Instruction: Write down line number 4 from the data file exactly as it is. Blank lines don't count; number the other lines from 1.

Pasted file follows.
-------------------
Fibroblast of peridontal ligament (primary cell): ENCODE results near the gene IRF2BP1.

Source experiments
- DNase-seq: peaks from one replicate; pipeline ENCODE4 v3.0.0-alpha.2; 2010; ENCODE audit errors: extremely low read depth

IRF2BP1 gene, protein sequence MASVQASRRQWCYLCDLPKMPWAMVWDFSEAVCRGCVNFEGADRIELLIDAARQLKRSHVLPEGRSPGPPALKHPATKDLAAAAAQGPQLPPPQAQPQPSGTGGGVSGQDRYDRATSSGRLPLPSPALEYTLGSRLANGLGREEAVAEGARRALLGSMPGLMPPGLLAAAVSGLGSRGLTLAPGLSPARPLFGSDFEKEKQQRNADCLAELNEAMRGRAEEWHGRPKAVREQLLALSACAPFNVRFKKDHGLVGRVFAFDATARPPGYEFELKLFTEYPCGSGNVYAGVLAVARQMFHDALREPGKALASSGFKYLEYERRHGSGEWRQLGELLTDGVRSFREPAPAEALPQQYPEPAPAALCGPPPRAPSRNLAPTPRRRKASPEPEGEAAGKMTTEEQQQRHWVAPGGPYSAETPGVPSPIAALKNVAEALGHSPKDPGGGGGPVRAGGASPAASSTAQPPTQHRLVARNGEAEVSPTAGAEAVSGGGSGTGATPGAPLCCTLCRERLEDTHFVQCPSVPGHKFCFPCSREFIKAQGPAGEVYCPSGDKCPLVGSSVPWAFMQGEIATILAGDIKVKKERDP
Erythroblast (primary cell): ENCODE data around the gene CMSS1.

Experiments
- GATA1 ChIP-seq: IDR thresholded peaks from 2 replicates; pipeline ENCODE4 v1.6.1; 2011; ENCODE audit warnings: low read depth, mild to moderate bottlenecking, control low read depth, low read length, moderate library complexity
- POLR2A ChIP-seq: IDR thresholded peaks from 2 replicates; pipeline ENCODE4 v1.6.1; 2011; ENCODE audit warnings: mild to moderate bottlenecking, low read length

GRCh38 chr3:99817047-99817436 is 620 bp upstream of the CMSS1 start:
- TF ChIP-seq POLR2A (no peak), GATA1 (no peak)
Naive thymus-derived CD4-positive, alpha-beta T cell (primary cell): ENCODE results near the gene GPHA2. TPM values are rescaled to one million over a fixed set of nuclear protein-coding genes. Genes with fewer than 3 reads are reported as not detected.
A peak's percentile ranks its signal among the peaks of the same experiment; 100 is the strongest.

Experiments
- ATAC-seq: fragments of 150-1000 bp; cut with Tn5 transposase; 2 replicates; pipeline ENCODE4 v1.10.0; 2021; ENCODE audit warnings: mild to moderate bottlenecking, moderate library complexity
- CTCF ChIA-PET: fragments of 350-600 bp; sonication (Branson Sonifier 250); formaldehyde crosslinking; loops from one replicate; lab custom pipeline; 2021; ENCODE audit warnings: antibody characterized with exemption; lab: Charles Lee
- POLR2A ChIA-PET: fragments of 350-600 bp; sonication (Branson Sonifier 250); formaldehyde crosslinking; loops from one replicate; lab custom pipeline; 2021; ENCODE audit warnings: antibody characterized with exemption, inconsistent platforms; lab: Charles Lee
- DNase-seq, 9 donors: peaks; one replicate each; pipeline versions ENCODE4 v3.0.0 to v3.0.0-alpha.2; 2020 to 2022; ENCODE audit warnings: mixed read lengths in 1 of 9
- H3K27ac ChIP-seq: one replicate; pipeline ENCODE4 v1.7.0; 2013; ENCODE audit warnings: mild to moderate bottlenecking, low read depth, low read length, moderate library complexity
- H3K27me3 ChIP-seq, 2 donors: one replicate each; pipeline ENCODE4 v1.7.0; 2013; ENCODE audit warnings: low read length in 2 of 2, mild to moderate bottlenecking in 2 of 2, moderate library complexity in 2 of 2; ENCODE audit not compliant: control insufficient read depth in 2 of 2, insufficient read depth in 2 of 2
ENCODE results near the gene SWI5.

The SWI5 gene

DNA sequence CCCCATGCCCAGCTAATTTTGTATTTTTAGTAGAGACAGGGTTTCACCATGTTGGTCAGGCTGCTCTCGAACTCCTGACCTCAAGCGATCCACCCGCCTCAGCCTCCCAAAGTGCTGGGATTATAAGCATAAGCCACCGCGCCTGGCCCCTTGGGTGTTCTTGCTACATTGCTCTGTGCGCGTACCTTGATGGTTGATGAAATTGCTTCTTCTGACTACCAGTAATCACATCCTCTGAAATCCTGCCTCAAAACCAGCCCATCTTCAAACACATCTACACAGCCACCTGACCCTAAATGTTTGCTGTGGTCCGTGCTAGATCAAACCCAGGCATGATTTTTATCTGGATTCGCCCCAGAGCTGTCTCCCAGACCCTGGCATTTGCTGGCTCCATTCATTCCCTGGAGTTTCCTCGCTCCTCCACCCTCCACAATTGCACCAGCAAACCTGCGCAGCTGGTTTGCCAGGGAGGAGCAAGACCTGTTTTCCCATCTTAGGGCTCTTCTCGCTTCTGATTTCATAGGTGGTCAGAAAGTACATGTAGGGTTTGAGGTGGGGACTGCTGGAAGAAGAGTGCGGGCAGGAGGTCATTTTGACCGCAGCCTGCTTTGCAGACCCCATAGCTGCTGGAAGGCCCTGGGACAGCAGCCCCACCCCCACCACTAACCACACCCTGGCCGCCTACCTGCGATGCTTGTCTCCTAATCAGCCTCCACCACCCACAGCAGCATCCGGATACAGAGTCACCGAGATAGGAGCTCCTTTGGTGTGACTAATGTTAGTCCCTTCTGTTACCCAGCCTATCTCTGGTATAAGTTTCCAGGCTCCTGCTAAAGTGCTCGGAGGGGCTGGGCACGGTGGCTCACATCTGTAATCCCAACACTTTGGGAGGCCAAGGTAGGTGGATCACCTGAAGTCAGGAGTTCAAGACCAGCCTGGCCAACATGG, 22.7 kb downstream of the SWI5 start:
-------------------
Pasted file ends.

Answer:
IRF2BP1 gene, protein sequence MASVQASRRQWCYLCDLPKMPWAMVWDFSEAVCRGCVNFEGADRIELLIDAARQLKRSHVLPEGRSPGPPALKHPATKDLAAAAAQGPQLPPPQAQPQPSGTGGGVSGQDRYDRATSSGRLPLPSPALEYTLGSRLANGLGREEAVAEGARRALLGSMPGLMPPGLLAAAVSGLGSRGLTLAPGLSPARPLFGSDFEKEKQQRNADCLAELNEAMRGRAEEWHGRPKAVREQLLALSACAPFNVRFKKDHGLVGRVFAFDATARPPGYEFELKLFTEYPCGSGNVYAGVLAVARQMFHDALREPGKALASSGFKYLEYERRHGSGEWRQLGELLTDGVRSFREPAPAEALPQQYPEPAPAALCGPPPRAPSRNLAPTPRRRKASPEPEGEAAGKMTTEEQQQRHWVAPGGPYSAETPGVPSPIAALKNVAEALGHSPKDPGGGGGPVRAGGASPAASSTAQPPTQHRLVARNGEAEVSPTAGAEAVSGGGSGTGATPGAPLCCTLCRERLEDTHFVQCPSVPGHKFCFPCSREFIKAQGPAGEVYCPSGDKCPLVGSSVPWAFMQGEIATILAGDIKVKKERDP